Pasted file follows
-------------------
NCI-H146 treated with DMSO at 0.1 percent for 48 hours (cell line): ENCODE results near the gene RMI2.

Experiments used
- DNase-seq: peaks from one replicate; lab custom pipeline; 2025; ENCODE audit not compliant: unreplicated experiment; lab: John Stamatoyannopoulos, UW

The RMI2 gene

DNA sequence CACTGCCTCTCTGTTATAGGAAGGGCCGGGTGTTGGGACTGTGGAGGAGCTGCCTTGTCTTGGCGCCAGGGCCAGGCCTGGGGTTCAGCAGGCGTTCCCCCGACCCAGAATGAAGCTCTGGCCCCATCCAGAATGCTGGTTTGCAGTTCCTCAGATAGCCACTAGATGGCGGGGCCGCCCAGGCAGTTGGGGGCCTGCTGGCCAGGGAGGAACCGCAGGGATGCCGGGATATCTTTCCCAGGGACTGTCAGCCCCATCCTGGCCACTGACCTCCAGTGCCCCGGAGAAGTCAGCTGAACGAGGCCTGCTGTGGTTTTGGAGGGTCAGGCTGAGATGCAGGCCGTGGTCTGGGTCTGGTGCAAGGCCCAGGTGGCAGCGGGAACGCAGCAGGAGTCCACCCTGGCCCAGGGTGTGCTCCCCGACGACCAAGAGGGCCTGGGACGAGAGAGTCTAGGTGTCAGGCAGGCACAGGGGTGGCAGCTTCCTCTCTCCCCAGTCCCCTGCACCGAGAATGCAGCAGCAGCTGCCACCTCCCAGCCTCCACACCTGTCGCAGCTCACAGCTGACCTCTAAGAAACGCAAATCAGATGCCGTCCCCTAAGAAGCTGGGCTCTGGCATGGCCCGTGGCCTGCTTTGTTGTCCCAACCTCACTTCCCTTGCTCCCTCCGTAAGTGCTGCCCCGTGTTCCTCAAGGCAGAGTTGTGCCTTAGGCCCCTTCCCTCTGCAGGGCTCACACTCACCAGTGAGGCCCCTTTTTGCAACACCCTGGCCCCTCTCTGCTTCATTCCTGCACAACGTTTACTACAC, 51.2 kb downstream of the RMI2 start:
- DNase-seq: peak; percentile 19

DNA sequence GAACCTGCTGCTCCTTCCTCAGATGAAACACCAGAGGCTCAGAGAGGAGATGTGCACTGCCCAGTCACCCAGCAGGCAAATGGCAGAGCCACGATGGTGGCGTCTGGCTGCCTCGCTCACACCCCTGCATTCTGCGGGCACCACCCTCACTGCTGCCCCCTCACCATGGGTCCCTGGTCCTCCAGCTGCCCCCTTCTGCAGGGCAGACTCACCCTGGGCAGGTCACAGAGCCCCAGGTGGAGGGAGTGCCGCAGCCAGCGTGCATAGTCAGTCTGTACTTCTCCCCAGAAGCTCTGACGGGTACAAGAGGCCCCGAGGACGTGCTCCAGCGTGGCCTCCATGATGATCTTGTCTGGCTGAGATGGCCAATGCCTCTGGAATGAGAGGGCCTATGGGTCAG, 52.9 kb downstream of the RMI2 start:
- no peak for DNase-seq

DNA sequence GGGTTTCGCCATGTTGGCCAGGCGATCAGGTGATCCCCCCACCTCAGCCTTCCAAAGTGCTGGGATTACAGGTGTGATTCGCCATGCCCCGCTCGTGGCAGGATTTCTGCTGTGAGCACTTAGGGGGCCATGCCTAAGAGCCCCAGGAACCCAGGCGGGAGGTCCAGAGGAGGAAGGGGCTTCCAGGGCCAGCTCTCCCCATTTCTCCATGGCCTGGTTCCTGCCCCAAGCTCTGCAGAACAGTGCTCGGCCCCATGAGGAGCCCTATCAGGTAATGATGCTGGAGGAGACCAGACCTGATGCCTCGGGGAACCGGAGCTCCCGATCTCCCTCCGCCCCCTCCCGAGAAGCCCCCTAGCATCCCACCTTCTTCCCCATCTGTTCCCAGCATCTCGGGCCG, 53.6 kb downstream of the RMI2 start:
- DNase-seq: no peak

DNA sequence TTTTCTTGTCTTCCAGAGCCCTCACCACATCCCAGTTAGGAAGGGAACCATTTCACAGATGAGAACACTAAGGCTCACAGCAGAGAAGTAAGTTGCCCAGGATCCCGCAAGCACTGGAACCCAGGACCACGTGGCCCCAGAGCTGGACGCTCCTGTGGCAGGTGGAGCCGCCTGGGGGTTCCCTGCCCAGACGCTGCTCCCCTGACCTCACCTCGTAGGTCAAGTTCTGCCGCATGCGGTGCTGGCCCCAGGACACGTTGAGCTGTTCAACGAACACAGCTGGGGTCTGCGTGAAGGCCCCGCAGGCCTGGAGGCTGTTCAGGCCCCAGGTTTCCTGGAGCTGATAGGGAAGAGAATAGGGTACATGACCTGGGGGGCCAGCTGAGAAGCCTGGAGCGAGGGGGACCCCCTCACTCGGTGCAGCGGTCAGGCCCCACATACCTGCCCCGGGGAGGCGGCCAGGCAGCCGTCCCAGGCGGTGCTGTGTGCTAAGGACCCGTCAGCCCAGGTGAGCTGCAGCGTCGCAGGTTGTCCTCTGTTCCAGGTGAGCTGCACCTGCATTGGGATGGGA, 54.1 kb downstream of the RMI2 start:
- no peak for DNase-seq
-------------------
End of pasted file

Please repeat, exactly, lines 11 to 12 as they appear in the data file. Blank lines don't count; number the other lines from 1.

DNA sequence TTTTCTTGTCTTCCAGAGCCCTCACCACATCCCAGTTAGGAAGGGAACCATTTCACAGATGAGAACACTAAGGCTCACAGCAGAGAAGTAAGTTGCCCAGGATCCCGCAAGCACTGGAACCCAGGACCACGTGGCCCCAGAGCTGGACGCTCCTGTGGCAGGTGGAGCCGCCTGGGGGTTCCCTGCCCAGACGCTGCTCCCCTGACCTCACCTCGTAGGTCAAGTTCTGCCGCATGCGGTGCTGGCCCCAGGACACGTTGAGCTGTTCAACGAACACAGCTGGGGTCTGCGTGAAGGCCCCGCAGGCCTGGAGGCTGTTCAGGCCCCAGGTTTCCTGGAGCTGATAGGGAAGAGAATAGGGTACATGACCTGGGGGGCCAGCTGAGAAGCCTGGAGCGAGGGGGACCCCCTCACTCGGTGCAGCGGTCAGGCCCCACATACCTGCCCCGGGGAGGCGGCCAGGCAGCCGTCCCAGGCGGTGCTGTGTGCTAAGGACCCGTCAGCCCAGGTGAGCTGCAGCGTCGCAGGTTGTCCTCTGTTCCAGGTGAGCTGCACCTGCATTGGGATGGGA, 54.1 kb downstream of the RMI2 start:
- no peak for DNase-seq